The high cost of UK universities, diminished employment opportunities upon graduation and an enriched cultural experience are all reasons why an increasing number of students choose to study overseas.

 

Global citizenship

The British Council published figures in April 2014 that revealed ‘that 37% of UK respondents were considering studying overseas, an increase of 17% on the previous year.’ Many international seats of learning offer world-class courses and give the student the opportunity to enrich their lives. And there are plenty of opportunities – colleges and universities in Spain, Holland, Italy and even further afield, such as an International school in Israel. Thanks to the explosion in globalisation, many employers wish to hire graduates who have gained a broad perspective as a result of their studies. Taking a course overseas enhances the mind.

 

The benefits of studying abroad

Most people don’t enter higher education with a view to stacking shelves in supermarkets upon graduation. An article in The Guardian revealed that half of the graduates (47%) of the class of 2013 were ‘stuck in non-graduate jobs.’ If you want to stick out from the crowd and make your CV more attractive to an employer, then studying overseas may be an option. For example a BA in Government Studies from a Middle Eastern university will show any prospective employer that you have imagination and brains, and a wider perspective on international politics. These attributes are needed in the fields of IT, diplomacy and natural resource development companies among others.

 

Personal growth

You will discover that living abroad is a totally different experience from your gap year travels. You will have to learn another language in order to really thrive in your new environment and you’ll learn a lot about other cultures. Despite the high reputation of the Russell group of universities in the UK, it’s worth remembering that degrees from many international institutes will give you the best in educational excellence. No one would dare say a degree from Harvard, the Sorbonne or even Krakow’s Jagellonian University (founded in 1364) is any less prestigious than one from York or Warwick.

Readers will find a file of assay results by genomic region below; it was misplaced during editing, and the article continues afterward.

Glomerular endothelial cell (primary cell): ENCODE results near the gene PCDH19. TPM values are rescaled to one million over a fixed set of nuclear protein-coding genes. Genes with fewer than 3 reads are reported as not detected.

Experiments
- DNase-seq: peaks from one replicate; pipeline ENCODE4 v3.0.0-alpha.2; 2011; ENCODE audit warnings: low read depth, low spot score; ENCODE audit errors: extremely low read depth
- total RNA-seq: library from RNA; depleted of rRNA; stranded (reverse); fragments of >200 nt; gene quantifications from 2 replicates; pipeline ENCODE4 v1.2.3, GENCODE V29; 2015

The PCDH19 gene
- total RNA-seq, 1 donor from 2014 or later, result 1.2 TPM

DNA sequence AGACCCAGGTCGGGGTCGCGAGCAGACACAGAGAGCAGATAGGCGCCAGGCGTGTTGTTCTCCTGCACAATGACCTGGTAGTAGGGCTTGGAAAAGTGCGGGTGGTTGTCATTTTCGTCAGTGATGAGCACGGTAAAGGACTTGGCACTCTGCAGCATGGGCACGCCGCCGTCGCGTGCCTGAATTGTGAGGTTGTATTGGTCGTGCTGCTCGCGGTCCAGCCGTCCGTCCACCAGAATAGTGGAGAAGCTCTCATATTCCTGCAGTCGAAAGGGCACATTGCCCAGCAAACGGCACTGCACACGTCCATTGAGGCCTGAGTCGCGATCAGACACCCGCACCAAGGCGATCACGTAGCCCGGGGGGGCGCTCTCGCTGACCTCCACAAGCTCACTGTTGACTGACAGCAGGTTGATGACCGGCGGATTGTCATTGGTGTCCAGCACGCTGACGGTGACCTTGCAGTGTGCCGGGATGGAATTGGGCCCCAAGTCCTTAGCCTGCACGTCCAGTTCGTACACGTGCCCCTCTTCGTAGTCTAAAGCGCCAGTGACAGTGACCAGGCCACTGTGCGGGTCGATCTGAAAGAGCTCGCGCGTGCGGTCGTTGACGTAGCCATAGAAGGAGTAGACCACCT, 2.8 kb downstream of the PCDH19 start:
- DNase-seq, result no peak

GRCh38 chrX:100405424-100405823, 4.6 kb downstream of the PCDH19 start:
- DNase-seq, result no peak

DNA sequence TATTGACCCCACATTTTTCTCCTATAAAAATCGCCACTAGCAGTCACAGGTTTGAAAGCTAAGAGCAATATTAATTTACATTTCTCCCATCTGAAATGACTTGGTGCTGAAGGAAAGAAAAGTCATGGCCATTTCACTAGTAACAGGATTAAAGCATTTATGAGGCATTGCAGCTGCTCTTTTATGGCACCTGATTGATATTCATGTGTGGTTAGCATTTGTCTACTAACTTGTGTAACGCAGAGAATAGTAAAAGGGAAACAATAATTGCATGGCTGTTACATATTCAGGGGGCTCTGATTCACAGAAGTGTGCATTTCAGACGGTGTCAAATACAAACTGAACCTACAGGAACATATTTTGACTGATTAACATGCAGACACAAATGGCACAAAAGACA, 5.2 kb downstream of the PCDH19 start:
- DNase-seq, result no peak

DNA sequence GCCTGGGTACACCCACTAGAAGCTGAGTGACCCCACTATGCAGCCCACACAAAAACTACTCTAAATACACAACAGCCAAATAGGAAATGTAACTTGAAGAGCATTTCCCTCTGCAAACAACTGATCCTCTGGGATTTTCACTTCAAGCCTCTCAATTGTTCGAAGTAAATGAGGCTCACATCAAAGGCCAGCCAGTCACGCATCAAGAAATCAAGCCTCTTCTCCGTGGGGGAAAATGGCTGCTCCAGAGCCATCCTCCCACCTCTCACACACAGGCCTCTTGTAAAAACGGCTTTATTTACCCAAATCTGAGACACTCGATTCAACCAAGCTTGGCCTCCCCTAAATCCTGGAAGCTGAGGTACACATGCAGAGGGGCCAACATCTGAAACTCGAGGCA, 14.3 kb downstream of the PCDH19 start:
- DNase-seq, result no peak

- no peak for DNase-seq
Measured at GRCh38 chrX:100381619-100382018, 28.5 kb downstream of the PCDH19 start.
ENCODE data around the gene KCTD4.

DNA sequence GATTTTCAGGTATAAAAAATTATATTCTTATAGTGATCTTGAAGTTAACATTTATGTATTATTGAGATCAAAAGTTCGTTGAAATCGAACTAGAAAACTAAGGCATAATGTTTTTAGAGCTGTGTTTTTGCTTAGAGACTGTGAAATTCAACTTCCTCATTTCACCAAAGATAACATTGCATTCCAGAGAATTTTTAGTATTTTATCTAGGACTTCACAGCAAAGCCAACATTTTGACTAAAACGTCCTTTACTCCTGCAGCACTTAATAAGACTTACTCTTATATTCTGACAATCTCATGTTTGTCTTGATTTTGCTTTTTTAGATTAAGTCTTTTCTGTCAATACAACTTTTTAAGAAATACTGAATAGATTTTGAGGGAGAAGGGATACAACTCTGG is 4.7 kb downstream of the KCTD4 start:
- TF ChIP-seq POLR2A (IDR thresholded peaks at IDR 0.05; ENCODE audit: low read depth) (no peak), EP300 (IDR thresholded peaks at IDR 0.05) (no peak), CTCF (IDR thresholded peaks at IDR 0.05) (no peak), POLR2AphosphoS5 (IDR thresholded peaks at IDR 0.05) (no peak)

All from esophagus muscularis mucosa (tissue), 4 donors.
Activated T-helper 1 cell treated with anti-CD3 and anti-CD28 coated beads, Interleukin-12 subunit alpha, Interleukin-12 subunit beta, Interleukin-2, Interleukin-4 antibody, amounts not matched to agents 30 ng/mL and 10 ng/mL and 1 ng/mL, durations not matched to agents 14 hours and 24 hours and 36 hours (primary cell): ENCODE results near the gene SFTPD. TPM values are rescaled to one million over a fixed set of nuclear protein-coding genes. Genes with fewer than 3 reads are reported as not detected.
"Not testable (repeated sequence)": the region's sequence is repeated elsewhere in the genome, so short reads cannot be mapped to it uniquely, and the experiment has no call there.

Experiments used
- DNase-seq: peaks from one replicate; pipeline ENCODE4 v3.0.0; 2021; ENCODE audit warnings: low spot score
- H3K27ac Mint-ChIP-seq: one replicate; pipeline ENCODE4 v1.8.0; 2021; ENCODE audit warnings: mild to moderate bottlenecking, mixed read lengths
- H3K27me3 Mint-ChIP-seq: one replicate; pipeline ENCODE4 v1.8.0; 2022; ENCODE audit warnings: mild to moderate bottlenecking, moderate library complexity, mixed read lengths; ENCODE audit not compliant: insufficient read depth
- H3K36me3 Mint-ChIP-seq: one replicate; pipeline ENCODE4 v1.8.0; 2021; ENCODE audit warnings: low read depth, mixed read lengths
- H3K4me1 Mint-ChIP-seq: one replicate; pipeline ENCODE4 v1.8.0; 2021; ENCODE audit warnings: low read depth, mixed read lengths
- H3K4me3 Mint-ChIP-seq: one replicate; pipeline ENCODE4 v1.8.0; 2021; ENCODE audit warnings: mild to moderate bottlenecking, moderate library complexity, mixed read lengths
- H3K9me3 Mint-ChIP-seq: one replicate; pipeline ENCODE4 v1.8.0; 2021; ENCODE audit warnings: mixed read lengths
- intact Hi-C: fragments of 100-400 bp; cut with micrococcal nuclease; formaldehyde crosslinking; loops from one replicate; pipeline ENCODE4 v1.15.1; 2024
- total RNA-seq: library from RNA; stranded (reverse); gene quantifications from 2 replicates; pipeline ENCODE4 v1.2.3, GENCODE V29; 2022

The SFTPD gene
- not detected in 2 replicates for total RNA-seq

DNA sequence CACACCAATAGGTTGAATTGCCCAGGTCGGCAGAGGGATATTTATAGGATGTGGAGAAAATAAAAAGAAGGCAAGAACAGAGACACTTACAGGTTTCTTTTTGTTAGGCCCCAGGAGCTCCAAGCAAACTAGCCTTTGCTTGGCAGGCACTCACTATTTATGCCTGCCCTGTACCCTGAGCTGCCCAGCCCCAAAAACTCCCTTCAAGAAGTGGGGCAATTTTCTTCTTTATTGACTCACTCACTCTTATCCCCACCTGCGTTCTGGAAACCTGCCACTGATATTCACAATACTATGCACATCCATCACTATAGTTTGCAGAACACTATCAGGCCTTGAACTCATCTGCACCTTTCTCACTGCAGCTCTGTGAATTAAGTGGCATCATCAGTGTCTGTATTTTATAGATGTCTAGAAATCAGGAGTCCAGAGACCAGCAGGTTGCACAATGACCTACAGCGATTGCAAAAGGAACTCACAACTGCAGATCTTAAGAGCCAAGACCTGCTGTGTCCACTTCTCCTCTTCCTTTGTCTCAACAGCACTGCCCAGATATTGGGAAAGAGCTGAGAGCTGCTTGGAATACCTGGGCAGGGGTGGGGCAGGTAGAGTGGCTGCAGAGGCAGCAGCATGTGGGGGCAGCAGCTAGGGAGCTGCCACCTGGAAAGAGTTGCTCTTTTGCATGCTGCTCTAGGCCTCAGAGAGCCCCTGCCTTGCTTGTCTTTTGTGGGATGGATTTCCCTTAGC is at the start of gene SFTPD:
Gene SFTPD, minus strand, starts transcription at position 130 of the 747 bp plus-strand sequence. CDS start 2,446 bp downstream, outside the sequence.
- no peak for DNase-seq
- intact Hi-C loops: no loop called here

Free time is just as important as studying

A recent post on the blog Top Universities .com stated that those who study in the Middle East should be ‘adventurous, curious, politically engaged and forward thinking.’ The blog also praised universities in other parts of the world for offering cultural and academic opportunities. You will find that once you’ve started your overseas study programme, that your sporting interests, nightlife and other excursions will have a profound effect on the way that you absorb your new country. All of these opportunities will help your mind to expand, provide you with an invaluable network of international contacts and impress future employers. You might also find new career openings in the country where you’ve recently completed a course. The power of the international jobs market means that you don’t have to live and work in the UK. If you have a spirit of adventure and a thirst for learning then perhaps it’s time to think of expanding your horizons by studying abroad.